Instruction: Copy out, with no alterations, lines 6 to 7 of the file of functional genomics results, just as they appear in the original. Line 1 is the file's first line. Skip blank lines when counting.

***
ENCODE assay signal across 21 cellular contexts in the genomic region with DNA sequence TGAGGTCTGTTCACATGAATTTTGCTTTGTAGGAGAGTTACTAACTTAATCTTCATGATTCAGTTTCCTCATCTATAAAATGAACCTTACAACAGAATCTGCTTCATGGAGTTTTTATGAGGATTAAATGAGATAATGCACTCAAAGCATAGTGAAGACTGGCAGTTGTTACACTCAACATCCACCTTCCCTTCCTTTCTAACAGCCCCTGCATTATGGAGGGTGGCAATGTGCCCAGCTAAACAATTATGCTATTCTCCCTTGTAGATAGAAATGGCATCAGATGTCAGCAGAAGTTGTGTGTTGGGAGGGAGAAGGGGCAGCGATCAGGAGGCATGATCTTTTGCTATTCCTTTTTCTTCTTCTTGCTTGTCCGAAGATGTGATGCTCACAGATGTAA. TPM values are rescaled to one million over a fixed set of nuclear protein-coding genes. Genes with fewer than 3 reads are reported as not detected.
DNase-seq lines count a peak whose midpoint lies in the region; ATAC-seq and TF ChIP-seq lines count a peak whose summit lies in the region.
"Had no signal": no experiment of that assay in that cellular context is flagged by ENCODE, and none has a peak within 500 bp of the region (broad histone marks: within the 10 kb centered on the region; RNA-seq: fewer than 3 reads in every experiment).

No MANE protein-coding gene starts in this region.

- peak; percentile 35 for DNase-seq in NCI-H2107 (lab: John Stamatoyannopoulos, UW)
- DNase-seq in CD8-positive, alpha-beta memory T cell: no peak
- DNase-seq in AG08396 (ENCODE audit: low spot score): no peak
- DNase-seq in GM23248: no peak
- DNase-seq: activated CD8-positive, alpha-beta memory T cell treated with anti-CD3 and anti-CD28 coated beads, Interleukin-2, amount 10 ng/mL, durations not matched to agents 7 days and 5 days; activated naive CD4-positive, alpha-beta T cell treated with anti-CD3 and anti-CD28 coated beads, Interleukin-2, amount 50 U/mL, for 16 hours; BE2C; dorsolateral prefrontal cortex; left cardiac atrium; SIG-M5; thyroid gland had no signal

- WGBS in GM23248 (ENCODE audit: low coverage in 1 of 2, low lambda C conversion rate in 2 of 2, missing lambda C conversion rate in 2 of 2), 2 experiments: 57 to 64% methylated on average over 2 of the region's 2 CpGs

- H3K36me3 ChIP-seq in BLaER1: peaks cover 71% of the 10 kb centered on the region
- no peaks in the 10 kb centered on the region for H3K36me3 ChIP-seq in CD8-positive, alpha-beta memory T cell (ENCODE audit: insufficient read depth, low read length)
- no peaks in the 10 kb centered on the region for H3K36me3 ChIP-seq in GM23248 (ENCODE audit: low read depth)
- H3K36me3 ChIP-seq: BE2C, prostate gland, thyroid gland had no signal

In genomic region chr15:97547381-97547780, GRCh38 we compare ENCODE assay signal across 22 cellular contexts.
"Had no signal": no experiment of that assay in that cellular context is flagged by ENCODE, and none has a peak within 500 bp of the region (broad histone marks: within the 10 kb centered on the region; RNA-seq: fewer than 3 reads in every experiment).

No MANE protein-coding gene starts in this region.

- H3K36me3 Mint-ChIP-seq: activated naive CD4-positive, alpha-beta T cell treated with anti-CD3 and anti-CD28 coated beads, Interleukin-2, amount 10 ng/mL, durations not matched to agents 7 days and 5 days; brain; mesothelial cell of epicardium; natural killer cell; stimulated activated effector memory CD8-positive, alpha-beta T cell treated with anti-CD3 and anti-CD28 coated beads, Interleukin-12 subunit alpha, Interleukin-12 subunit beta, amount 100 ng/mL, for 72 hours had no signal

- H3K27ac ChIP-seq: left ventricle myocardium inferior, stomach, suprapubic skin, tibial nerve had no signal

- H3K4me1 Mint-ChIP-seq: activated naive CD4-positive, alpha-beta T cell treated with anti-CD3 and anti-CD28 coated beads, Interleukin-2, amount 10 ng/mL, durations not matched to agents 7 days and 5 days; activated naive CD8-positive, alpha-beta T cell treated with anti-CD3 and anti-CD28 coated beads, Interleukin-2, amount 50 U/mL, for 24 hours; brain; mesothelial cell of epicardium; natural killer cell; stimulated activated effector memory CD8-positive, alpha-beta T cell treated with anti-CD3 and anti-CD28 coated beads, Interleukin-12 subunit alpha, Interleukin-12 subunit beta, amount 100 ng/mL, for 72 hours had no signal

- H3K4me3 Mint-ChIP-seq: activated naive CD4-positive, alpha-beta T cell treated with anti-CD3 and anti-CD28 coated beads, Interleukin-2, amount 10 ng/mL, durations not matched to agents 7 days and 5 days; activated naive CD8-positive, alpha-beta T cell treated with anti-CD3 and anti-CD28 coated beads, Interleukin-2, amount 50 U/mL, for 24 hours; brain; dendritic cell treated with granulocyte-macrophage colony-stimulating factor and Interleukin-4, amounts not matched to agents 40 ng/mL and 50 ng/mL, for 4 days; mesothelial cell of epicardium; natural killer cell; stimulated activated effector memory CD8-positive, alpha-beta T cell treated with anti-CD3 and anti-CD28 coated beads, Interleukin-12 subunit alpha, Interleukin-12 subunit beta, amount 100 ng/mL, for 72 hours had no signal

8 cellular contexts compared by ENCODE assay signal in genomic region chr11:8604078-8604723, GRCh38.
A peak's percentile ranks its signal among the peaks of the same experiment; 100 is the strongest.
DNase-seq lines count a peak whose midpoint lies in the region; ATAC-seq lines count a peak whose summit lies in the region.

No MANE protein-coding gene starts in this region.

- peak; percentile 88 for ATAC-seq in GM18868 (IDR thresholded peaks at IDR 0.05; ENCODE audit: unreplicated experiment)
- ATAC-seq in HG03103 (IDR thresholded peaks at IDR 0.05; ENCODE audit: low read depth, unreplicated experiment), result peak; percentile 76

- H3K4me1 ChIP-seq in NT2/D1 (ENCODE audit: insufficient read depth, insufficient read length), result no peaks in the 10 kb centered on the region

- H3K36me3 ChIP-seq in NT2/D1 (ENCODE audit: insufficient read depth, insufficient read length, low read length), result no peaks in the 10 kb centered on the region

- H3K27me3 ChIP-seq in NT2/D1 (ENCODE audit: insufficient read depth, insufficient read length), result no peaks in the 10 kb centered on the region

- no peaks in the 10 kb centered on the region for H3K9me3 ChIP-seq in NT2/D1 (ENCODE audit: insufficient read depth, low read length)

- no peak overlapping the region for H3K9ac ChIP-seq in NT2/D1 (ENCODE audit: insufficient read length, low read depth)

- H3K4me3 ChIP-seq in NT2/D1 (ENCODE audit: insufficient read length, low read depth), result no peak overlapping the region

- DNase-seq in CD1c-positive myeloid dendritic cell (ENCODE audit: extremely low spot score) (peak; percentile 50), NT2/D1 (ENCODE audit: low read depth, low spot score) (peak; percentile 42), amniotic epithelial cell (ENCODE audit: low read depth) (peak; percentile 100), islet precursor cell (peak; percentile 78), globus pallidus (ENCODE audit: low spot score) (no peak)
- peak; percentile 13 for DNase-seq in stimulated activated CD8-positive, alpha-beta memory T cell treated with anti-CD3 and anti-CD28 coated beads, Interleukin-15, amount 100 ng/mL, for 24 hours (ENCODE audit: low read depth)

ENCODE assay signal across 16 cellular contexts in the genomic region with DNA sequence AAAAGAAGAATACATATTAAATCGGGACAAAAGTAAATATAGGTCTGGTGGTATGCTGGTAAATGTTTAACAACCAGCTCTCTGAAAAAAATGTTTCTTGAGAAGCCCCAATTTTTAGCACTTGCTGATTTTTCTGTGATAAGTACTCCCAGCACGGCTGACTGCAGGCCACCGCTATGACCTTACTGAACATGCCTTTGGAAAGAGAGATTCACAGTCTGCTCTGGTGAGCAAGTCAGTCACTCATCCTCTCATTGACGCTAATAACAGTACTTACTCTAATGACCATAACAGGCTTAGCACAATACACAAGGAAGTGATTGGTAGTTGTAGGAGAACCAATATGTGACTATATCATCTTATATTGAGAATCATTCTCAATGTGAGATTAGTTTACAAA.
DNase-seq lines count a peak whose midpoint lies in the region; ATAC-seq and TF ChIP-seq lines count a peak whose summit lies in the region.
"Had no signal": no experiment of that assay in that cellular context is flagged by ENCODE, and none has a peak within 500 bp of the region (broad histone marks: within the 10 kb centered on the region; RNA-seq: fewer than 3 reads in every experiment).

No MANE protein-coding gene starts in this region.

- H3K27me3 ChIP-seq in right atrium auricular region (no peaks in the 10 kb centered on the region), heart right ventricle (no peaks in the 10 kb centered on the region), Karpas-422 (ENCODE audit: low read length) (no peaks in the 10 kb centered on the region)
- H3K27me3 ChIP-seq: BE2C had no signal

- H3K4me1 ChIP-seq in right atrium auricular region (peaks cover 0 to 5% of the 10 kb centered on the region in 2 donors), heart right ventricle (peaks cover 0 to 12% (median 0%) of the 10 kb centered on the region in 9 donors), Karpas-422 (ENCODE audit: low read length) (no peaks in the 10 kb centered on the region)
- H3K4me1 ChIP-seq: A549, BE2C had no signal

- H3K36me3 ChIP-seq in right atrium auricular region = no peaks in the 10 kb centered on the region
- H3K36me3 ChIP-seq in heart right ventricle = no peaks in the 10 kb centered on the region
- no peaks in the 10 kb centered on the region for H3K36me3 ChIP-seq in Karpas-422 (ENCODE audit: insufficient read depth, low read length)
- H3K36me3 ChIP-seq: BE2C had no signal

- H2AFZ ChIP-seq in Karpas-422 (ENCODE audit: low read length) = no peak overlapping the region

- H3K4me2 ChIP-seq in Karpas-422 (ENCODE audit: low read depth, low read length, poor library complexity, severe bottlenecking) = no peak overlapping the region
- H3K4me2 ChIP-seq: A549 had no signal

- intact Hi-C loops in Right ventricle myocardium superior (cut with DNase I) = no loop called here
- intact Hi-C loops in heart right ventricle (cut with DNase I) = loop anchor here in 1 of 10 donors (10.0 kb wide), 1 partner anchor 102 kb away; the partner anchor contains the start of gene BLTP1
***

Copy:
- DNase-seq in CD8-positive, alpha-beta memory T cell: no peak
- DNase-seq in AG08396 (ENCODE audit: low spot score): no peak